EHang Cites Progress Toward Autonomous eVTOL Certification

Credit: EHang

With the world’s advanced air mobility (AAM) industry watching EHang’s progress toward the first type certification of an autonomous air taxi, the Chinese startup has reported that the project specific certification plan for its two-seat EH216-S has been approved by the Civil Aviation Administration of China (CAAC).

A project specific certification plan (PSCP) defines the product to be certified and what is needed to meet the certification requirements. It establishes the requirements for successfully completing a project, including compliance requirements, schedule, persons involved and project deliverables.

The CAAC issued the special conditions for type certification of the two-seat EH216-S in February, setting the compliance basis and safety standards for the multicopter electric vertical takeoff and landing (eVTOL) aircraft.

EHang had hoped to achieve type certification in 2022, but the COVID-19 pandemic lockdowns delayed meetings with the CAAC, making approval this year less certain.

According to EHang, the CAAC has confirmed the areas that will undergo more in-depth review. These include flight performance, structural strength, ground control station, airborne human-computer interaction and continued airworthiness. “Activities for demonstration and validation of compliance are being prepared,” the startup said.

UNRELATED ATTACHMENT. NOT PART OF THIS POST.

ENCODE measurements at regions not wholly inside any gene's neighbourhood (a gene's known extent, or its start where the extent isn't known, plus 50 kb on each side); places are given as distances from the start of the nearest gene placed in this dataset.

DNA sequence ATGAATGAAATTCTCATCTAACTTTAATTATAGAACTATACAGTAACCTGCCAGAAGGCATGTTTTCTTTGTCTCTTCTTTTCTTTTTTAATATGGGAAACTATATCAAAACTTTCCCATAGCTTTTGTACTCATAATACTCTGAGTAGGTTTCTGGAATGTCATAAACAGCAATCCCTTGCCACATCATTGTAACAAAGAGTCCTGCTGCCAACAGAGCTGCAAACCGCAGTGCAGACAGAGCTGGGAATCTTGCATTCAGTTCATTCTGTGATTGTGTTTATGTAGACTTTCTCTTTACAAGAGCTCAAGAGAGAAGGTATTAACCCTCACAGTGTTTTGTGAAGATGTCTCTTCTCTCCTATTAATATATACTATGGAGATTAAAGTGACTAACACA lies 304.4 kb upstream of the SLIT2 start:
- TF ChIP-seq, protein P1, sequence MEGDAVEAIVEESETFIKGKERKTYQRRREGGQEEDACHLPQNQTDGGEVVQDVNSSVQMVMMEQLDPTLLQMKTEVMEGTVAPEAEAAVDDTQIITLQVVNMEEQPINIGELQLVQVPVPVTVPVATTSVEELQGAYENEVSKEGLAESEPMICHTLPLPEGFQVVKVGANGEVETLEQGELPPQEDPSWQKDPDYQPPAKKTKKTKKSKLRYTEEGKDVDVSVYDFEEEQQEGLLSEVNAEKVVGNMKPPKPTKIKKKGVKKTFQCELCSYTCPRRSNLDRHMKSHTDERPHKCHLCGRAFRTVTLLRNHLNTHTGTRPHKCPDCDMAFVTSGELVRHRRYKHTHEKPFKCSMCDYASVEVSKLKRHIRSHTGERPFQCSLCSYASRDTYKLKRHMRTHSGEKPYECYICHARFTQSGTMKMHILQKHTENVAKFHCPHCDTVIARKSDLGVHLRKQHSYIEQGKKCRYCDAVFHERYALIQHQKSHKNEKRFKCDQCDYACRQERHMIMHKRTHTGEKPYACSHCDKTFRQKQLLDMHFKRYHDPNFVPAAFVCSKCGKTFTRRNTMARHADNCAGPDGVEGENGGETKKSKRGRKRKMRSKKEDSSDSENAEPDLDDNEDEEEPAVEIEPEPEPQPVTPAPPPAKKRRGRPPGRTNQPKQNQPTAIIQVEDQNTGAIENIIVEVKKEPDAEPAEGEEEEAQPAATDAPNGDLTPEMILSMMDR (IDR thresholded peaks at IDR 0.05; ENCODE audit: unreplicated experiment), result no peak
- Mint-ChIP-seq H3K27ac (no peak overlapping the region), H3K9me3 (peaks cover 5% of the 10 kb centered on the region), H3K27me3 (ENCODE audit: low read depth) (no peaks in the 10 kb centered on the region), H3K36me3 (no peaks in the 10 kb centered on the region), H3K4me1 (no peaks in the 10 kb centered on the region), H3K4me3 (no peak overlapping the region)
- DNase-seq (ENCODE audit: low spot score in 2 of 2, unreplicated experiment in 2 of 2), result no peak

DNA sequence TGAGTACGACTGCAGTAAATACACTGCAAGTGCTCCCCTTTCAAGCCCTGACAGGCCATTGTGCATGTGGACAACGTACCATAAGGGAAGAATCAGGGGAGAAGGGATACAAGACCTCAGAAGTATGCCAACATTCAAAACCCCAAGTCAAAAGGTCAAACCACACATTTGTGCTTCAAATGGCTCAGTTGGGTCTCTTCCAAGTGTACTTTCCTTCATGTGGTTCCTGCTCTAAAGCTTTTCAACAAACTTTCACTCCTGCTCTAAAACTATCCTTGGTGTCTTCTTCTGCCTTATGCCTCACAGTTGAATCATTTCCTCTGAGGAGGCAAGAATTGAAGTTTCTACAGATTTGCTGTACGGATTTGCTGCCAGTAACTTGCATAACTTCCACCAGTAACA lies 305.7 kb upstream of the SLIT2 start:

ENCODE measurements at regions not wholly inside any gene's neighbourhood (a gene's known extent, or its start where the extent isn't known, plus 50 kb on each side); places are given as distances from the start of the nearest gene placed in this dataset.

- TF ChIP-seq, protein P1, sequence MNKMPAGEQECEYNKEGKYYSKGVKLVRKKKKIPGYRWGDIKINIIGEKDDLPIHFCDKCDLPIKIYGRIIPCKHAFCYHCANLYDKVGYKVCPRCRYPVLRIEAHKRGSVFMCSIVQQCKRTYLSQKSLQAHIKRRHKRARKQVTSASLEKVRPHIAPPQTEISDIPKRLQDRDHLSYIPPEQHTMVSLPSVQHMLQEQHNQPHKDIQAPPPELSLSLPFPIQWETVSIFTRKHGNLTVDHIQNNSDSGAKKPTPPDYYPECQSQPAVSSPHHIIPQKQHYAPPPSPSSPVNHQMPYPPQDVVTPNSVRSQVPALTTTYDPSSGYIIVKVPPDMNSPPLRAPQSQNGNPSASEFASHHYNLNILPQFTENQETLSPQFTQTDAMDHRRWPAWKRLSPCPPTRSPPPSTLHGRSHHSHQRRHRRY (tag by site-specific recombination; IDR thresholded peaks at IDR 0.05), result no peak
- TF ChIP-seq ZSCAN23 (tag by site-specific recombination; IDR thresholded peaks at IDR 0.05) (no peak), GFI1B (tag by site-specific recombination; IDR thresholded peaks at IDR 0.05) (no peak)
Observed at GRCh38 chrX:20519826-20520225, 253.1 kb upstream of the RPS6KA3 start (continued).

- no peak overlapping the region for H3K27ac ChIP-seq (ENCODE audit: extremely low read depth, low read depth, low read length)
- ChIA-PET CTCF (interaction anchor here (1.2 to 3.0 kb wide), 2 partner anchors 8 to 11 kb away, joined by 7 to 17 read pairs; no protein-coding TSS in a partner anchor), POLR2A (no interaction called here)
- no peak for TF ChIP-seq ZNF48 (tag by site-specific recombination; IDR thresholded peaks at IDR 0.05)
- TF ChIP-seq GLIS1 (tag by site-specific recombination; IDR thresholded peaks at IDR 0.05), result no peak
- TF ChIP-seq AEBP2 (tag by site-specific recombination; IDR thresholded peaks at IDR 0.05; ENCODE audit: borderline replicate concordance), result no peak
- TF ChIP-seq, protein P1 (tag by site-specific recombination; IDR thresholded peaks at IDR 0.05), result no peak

With more than 30,000 flights of the EH216 already logged, EHang said it plans to conduct further ground and flight tests for compliance starting in October.

Most industry experts think it will be the end of this decade, at the earliest, before European or U.S. regulators are prepared to certify a passenger-carrying autonomous aircraft. But EHang has been working with the CAAC for several years and has approval from the Chinese regulator to conduct trial flights.

First commercial use of the EH216-S is expected to be on short preprogrammed sightseeing flights over unpopulated tourist attractions in China where operations can be tightly constrained to mitigate any risks.


Graham Warwick

Graham leads Aviation Week's coverage of technology, focusing on engineering and technology across the aerospace industry, with a special focus on identifying technologies of strategic importance to aviation, aerospace and defense.